So last time we discussed a little about dress pins and started looking at portraits that show pins in use as a dress accessory. One of the most important things that we have to look for when researching the use of pins is artists who do very precise and detailed portraits.
Rogier van der Weyden is definitely one of those artists. He painted a portrait known as Lady Wearing a Gauze Headdress (1445) that shows at least two pins being used for a complex headdress.
He also painted the Braque Family Triptych (1450). The right wing of the triptych shows Mary Magdalene, and it also clearly shows the use of a pin to hold a sleeve in place.
Another Rogier van der Weyden painting, also known as Portrait of a Lady (1455), shows several pins being used to anchor a fine veil to the top of a tall cap.
And this Portrait of a Lady by Rogier van der Weyden (1460) shows pins being used on both her headress to hold her veils in place and to anchor the sheer fabric of her neckline.
You may have noticed all of the paintings entitled “Portrait of a Lady” – all that means is that the name of the person in the painting has not been determined.
Ercole dé Roberti painted a portrait of Ginevra Bentivoglio (1480) that shows exactly one pin at the very top of her bun. You will definitely need to hit the “200%” button, but it is clearly there.
This portrait of Mary of Burgundy (1490), by Michael Pacher, shows a pin being used to attach a decorative pendant to her headdress.
Quentin Massy’s portrait, The Moneylender and His Wife (1514) shows a pin used to hold a veil in place under a hat.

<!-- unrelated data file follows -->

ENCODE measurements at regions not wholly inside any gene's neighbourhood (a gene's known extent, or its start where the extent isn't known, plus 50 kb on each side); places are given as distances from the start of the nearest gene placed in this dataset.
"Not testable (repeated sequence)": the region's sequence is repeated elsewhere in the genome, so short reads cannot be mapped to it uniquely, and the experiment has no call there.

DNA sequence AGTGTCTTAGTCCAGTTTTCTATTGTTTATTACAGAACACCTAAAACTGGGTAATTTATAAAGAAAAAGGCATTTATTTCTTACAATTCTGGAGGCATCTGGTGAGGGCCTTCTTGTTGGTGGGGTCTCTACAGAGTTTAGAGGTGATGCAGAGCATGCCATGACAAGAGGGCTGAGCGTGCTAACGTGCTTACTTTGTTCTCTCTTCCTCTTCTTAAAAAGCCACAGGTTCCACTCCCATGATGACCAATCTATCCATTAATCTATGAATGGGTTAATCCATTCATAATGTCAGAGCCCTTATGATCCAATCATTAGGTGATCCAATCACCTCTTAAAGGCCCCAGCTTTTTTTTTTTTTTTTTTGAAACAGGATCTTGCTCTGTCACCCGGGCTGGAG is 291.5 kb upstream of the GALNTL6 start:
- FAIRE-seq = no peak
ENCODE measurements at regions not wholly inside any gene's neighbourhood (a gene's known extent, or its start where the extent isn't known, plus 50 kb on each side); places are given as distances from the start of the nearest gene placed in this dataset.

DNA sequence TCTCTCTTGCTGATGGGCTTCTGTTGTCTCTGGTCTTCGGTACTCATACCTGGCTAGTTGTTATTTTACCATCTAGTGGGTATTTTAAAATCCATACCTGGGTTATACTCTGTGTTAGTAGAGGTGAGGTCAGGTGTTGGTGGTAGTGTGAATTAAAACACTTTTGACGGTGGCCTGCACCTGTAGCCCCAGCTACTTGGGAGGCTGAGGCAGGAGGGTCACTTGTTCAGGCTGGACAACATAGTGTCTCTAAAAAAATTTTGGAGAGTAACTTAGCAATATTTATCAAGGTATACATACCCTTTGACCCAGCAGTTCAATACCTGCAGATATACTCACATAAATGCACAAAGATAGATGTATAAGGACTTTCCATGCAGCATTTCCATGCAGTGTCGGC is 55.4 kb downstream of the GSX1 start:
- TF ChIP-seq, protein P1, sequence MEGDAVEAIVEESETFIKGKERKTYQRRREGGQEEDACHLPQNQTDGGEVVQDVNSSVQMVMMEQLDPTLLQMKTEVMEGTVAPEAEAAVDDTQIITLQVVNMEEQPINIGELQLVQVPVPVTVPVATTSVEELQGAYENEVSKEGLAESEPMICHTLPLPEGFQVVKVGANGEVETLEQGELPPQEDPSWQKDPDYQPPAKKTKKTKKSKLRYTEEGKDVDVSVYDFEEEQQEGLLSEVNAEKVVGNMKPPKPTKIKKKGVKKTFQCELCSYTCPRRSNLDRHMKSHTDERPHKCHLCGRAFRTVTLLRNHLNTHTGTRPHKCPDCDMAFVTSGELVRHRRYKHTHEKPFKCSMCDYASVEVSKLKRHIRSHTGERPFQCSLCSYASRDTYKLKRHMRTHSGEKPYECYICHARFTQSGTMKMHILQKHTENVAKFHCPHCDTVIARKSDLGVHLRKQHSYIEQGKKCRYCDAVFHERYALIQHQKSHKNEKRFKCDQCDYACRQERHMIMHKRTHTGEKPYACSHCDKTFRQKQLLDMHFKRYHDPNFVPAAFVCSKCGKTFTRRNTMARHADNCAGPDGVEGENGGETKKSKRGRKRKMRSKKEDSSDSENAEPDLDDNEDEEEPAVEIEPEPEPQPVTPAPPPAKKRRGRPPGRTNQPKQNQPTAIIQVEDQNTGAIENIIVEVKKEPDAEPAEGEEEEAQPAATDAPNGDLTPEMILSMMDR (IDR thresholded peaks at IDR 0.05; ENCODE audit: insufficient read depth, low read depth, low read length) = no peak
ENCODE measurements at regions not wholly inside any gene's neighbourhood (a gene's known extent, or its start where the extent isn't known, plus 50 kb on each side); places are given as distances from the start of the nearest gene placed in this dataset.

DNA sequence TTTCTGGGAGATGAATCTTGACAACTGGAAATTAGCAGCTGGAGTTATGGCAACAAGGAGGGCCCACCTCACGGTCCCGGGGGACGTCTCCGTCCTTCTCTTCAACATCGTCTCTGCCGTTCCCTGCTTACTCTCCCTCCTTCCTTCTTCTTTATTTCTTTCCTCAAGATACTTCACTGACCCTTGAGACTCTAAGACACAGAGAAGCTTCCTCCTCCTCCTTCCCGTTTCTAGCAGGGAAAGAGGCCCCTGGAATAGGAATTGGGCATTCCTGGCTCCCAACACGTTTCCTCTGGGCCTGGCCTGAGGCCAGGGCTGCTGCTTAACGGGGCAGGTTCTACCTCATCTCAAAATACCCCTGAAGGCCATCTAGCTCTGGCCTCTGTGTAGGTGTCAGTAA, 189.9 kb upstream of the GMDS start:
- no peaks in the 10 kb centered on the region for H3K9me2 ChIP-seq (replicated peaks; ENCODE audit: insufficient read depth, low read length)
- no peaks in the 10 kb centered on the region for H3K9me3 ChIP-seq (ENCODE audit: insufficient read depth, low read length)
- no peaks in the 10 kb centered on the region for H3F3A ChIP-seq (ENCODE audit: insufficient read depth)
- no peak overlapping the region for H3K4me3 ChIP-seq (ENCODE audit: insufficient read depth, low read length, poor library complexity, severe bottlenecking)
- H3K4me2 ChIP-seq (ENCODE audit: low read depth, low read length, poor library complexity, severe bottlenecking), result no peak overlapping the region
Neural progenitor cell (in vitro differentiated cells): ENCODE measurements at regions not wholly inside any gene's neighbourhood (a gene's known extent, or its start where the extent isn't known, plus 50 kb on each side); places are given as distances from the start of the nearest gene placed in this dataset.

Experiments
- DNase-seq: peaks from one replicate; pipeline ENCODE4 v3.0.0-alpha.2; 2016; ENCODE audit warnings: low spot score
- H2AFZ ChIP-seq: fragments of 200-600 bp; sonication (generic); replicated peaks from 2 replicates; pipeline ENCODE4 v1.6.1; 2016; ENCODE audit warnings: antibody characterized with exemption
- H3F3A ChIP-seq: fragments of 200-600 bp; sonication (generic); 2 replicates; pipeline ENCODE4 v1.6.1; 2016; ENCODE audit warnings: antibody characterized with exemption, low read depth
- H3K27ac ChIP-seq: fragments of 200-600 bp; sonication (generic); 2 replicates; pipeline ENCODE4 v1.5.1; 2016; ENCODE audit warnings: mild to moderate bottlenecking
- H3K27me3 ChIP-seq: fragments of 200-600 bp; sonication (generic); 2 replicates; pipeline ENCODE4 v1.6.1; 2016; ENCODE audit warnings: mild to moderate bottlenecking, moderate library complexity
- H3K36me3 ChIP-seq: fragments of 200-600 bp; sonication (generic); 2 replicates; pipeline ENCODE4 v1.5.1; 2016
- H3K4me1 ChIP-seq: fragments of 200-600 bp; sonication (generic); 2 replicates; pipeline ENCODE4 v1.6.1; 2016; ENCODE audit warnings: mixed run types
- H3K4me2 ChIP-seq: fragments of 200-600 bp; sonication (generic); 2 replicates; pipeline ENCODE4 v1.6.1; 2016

Lucas Cranach the Younger painted a portrait of Katharina von Mecklenburg (1545), that shows a number of pendants or earrings hanging off the bottom of her hat. Unfortunately it is impossible to tell how these items are attached, but there are other portraits that show pins holding the pendants/earrings in place. My friends and I used to joke about the Italian women sending earrings to their cousins in Germany, but they didn’t have pierced ears, so they would just hang them on their hats. There is no way to know if this is true or not, but the lack of women in German portraits without earrings is notable.
A Portrait of Martha Thannstetter by Bernhard Strigel (1515) shows a pin being used to hold a wrapped veil.
And of course there are tons of portraits where we assume that there is a pin being used, but the artist has not painted them. Pieter Aertsen’s and Joachim Beuckelaer’s paintings of women working in the marketplace show several examples of what appears to be pins in use to hold on sleeves and partlets, but there are no actual pins showing in the paintings.
And then this post 1600’s painting by Louise Moillon shows two women in a marketplace. Both of them have pins holding their partlets in place.
We know that pins could also be used to pin the front plackets into women’s dresses. I could not find any portraits that show this, but records show that they were still doing this in Colonial America.
People used dress pins to close or decorate their clothing the same way that we would use safety pins, or velcro, or even a zipper.